Ethylenebis(triphenylphosphine)nickel(0)1

[23777-40-4]  · C38H34NiP2  · Ethylenebis(triphenylphosphine)nickel(0)  · (MW 611.34)

(catalyzes vinylcyclobutene-cyclohexadiene rearrangement;2 mild synthesis of [2n]-cyclophanes;3 stereospecific alkene dimerization catalyst;4,5 cyclopropanation;6 alkene oligomerization catalyst7)

Physical Data: mp. 108-110 °C (dec); 1H NMR d (C6D6) 2.55 ppm (C2H4).

Solubility: very sol benzene, toluene; sparingly sol ether, pentane.

Form Supplied in: yellow crystalline solid; not commercially available.

Preparative Methods: most readily prepared in 75% yield from Nickel(II) Acetylacetonate, Diethylaluminum Ethoxide, and Triphenylphosphine. In the presence of Ethylene the yields can be raised to >95% (eq 1).8 Alternatively, Triethylaluminum may be employed in an ethylene saturated solution, yielding 85% of the complex.9

The reagent has also been prepared from Dichlorobis(triphenylphosphine)nickel(II), Zinc, and ethylene (eq 2) or Nickel(II) Chloride, zinc, PPh3, and ethylene in yields of 80% and 71%, respectively.10

Purification: can be recrystallized from methanol at reduced temperatures.

Handling, Storage, and Precautions: is very air sensitive and should be stored under inert atmosphere, preferably in a dry box.

The relatively weak nature of the ethylene-nickel interaction allows for the facile replacement with other coordinating ligands. Much of the chemistry of the catalyst is therefore attributed to this fact. In addition, a number of other related catalysts differ only by the nature of the phosphine ligands, thereby modifying some of its properties.1

Vinylcyclobutene-Cyclohexadiene Rearrangements.

Ethylenebis(triphenylphosphine)nickel(0) has been used as an isomerization catalyst for the ring expansion of vinylcyclobutenes to cyclohexadienes.2,11 It also promotes the dechlorination of 1,2-dichlorides to the corresponding cyclobutenes. The reactions can be carried out independently, or direct conversion of the dichloride to the cyclohexadiene is also possible (eq 3). Conditions under which these transformations are carried out include thermolysis followed by oxidation of the resulting Ni0 alkene complex to NiI and subsequent ring expansion, or preoxidation of the catalyst to NiI. Yields range from 40-50%. The presence of electron-withdrawing substituents on the cyclobutene system are required, whereas substitution on the vinyl group effectively lowers yields.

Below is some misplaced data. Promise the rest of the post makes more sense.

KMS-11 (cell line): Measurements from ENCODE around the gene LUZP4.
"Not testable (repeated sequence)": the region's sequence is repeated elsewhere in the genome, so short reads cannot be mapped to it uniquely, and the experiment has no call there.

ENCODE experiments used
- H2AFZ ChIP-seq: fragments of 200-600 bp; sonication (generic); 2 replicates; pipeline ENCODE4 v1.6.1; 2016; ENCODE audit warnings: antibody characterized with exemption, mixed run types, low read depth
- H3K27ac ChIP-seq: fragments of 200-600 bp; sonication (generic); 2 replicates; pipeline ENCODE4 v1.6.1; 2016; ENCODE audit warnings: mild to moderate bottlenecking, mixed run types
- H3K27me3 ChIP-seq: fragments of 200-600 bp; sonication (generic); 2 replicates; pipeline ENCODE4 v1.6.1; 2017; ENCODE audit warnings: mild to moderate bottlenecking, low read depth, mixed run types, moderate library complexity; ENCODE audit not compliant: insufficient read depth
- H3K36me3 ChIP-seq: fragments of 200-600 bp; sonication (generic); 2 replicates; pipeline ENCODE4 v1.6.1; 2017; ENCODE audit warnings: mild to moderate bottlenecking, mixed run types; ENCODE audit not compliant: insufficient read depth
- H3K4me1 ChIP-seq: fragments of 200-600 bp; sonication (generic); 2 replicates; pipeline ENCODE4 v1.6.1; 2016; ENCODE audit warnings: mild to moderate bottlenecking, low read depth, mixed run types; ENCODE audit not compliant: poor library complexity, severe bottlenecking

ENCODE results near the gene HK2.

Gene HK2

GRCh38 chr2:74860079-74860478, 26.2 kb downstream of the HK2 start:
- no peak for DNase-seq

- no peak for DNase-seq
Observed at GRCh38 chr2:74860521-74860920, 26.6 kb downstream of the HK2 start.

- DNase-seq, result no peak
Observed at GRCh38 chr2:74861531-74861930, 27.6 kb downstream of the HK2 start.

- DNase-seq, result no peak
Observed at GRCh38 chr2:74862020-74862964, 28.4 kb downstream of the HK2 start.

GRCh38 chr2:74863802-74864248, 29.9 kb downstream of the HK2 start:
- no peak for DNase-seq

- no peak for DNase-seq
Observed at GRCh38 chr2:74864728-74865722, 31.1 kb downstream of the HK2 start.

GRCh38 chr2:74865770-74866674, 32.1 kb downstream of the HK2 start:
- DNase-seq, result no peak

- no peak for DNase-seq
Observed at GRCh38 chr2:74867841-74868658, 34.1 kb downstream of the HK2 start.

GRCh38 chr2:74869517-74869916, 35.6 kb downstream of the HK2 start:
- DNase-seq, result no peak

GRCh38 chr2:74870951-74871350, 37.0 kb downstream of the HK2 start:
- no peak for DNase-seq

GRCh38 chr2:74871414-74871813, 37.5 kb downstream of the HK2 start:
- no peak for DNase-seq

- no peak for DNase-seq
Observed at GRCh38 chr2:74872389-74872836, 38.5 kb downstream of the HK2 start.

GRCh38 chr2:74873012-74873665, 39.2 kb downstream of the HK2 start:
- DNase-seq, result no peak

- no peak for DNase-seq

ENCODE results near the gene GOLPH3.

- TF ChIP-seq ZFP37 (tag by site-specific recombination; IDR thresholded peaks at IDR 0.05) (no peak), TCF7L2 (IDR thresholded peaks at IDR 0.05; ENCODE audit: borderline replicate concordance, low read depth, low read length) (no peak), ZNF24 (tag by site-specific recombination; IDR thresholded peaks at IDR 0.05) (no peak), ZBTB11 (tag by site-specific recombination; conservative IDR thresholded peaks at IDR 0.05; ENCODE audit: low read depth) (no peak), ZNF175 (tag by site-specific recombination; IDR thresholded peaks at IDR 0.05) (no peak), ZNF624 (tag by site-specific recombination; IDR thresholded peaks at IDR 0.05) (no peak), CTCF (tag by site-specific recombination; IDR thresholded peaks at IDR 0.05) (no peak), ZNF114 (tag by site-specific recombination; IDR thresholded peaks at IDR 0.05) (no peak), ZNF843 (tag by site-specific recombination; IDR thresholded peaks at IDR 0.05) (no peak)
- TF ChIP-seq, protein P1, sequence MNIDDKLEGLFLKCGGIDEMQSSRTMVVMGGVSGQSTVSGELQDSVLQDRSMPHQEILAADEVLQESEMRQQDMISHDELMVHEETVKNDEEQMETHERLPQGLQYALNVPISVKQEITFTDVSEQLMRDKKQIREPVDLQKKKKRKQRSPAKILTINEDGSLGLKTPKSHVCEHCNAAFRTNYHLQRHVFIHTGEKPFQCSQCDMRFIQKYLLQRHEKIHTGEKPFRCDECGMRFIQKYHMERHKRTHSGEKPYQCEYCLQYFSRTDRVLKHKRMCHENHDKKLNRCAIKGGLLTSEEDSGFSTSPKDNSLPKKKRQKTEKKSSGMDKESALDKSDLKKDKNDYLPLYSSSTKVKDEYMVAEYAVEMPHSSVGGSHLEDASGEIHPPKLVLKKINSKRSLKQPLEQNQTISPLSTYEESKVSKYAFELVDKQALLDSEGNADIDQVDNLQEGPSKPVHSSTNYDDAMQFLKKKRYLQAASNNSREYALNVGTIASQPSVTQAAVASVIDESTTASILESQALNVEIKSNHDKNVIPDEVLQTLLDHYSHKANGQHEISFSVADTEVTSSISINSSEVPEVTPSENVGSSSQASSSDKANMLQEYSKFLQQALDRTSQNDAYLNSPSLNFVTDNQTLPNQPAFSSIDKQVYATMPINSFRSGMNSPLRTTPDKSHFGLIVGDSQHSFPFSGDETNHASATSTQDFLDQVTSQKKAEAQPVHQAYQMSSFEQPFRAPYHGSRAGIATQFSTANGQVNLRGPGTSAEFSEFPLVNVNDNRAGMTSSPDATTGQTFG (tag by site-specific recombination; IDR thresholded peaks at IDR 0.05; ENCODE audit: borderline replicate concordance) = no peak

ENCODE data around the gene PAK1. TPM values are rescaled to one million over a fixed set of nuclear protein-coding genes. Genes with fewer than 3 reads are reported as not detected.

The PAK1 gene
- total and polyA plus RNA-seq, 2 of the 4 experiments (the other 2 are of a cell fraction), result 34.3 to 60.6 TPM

Preparation of Cyclophanes.

The reaction of halomethyl benzene derivatives with the catalyst results in oxidative addition to nickel, yielding the corresponding NiI or NiII benzyl complexes that have properties similar to nucleophilic Grignard species.12,13 Appropriately, use of di-, tri-, to oligosubstituted aromatics results in the production of a variety of [2n]-cyclophanes. For example, two equivalents of 1,2-bis(bromomethyl)benzene react with one equivalent of the catalyst to furnish the corresponding cyclophane in 66% yield (eq 4).14

Other examples include the synthesis of [24](1,2,4,5)-cyclophane from 1,2,4,5-tetrabromomethylbenzene in 64% yield (eq 5).14

On a related note, the reaction of ethylenebis(triphenylphosphine)nickel(0) with 1,4-bis(chloromethyl)benzene in benzene at room temperature yields a variety of paracyclophanes including [2.2.2] (5%), [2.2.2.2] (20.3%), and [2.2.2.2.2] (8.1%).3 These mild and efficient one-step preparations offer attractive alternatives to conventional syntheses that often employ reactive and corrosive alkali metals (Wurtz coupling) and/or multistep routes.15

Reaction with Alkenic and Allenic Compounds.

The catalyst can be utilized with a number of alkenes under either thermal or photochemical conditions to produce cyclobutane and other dimerized products. For example, irradiation of a toluene solution of 1,7-octadiene with ethylenebis(triphenylphosphine)nickel(0) followed by air oxidation yields stereospecifically trans-bicyclo[4.2.0]octane accompanied by oligomers (eq 6).4 The reaction also works intermolecularly with monosubstituted alkenes, yielding the corresponding 1,2-trans-cyclobutanes (eq 7).